Returns to Tertiary Education in Germany and the UK : Effects of Fields of Study and Gender

Kim, Anna ; Kim, Ki-Wan

Document Type: Working paper
Year of publication: 2003
The title of a journal, publication series: Arbeitspapiere / Mannheimer Zentrum für Europäische Sozialforschung = Working papers
Volume: 62
Place of publication: Mannheim
ISSN: 1437-8574
Publication language: German
Institution: School of Social Sciences > Methoden d. Empirischen Sozialforschung (Gangl -2008)
Außerfakultäre Einrichtungen > Mannheim Centre for European Social Research - Research Department A
Subject: 300 Social sciences, sociology, anthropology
Abstract: During the last decades most industrialised countries have experienced a rapid expansion of tertiary education enrolments. The sector of tertiary education became more differentiated through the creation of many different subjects, fields and curricula of study. At the same time, men and women tend to prefer different fields of study which likely also provide different opportunities on the labour market.|In this study we examine the returns of tertiary education regarding the fields of study and gender differences in Germany and the United Kingdom. As an indicator for educational returns we take the opportunity of entering into the service classes. Given the review of different institutional arrangements we expect that the two countries have considerable differences in the linkage between tertiary education and labour market. Additionally, we expect that the different outcomes of educational credentials between female and male graduates are related to the different choices of study fields in the tertiary education. Based on the generally close linkage between the level of education and labour market in Germany and the rather weak signal function of educational credentials in the UK, we expect that firstly the overall educational returns to tertiary education would be greater in Germany, but that secondly the effects of fields of study as an additional selection factor for graduates would be greater in the UK. Results of empirical analyses confirm both of these hypotheses. An interesting result with respect to the gender differences in educational outcomes is that Germany shows a smaller gender difference in outcomes, but this rather egalitarian result disappears if the type of jobs, e.g. part-time vs. full-time jobs, is controlled for. In general, we find smaller gender differences in class outcomes in Germany than in the UK, but that is called into question by the greater likelihood of German women to be employed in part-time jobs.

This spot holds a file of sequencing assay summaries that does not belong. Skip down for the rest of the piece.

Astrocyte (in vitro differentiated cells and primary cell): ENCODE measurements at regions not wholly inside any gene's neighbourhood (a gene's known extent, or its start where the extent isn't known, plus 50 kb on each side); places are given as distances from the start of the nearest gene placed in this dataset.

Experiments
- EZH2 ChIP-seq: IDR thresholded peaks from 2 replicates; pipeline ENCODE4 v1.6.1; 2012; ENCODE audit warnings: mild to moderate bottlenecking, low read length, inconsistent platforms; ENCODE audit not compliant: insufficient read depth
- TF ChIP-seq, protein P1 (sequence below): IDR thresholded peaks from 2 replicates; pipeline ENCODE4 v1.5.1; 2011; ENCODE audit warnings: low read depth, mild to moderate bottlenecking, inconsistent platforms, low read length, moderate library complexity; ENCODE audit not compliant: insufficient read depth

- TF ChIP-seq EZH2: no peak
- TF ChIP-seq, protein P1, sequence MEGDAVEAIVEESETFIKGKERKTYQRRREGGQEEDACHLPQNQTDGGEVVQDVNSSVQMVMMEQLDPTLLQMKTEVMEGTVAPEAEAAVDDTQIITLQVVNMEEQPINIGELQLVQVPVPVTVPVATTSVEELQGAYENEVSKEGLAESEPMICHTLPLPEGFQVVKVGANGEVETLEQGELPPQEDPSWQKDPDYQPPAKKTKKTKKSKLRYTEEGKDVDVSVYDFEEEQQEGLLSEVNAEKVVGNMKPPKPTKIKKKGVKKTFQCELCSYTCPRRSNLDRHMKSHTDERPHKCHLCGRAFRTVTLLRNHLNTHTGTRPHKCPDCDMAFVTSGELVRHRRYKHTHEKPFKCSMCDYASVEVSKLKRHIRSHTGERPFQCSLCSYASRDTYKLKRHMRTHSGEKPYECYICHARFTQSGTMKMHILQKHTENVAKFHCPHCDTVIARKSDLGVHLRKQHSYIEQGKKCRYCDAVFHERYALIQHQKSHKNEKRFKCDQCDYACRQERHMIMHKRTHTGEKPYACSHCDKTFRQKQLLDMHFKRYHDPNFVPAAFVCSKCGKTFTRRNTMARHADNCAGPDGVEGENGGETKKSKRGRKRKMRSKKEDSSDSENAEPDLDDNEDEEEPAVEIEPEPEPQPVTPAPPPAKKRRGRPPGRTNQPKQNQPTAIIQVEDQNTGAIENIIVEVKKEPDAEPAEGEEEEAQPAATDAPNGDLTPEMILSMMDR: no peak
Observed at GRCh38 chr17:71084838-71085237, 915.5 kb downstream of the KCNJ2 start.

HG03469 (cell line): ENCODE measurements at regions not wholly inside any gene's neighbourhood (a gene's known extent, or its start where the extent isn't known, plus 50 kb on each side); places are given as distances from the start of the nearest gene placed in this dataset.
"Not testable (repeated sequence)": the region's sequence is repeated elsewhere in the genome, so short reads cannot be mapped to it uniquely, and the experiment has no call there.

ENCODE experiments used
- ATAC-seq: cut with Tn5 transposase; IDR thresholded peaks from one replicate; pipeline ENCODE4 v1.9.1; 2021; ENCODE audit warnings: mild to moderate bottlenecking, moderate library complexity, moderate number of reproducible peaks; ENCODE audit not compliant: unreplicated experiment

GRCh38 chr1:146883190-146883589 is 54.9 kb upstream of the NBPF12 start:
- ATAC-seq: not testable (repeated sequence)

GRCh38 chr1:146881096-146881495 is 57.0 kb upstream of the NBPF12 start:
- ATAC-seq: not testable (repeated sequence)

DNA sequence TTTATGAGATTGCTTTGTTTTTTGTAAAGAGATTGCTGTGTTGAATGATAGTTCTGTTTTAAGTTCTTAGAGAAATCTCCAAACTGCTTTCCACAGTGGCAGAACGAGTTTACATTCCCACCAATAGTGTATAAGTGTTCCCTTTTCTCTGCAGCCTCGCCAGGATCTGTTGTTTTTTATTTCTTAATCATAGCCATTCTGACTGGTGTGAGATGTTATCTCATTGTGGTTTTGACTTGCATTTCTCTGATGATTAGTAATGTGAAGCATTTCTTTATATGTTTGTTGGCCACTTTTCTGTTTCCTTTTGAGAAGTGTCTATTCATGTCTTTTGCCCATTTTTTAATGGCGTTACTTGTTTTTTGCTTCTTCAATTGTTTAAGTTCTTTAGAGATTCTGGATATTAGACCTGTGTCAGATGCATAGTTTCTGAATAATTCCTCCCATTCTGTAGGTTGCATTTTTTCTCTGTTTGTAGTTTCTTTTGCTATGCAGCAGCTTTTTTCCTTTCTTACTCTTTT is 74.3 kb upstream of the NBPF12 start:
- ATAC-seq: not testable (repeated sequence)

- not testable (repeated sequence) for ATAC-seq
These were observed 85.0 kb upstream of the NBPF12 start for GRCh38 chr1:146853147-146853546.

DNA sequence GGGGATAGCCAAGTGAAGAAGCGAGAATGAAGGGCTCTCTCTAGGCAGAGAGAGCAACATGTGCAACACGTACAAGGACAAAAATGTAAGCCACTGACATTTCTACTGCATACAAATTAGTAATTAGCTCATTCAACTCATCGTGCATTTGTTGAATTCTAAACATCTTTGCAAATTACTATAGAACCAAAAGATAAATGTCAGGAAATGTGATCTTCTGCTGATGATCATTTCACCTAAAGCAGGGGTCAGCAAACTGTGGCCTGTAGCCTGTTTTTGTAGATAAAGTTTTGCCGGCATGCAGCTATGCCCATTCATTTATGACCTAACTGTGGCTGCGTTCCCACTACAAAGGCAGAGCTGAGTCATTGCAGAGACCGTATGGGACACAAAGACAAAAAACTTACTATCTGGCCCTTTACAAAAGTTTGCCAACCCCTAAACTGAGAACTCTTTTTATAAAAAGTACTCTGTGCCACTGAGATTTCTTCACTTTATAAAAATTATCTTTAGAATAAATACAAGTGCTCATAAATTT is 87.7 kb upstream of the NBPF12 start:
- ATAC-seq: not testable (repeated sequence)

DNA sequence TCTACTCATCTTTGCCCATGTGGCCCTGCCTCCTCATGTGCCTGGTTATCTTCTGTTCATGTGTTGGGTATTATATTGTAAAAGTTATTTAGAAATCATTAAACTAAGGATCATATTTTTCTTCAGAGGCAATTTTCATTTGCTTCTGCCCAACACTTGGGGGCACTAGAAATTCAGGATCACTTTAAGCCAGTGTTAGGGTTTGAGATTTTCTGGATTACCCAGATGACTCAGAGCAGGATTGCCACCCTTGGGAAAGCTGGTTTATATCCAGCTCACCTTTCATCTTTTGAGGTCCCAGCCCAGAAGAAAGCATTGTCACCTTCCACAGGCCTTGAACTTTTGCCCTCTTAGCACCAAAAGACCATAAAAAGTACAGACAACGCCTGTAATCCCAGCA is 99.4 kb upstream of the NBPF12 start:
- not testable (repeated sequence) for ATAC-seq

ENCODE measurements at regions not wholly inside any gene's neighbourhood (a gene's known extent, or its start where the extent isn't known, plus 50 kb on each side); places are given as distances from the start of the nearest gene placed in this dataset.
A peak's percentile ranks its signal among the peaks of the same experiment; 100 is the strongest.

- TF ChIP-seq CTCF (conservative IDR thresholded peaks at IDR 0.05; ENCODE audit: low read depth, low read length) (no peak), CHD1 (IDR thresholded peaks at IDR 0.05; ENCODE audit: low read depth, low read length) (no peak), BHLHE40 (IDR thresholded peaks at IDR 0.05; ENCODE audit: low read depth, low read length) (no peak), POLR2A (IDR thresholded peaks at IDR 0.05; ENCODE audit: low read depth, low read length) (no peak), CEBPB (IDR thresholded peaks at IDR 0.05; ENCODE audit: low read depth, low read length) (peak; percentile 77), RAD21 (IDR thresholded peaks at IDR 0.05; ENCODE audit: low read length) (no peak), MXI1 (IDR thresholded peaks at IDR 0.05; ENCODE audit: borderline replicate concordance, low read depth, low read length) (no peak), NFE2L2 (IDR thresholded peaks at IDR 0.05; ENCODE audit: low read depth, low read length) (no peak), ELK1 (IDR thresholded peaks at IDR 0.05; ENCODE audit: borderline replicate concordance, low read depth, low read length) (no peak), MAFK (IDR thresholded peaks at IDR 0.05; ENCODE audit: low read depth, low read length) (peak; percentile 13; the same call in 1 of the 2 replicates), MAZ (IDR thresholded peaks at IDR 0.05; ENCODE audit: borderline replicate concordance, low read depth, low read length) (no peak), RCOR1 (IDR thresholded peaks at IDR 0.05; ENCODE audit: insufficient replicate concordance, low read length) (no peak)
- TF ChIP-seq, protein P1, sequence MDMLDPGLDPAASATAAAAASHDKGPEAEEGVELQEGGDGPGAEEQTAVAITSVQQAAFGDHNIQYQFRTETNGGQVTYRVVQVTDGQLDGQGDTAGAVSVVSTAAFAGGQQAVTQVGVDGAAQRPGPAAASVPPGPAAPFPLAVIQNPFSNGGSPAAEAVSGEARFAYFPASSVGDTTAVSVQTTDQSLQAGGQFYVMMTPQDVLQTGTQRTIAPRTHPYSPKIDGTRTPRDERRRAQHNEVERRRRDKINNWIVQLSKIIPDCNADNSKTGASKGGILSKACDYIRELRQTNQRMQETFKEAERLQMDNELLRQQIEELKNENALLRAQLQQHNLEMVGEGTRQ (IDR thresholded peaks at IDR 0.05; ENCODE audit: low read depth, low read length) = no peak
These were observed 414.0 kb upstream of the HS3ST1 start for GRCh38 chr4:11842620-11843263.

Dieser Eintrag ist Teil der Universitätsbibliographie.

Metadata export


+ Search Authors in

+ Page Views

Hits per month over past year

Detailed information

You have found an error? Please let us know about your desired correction here: E-Mail

Actions (login required)

Show item Show item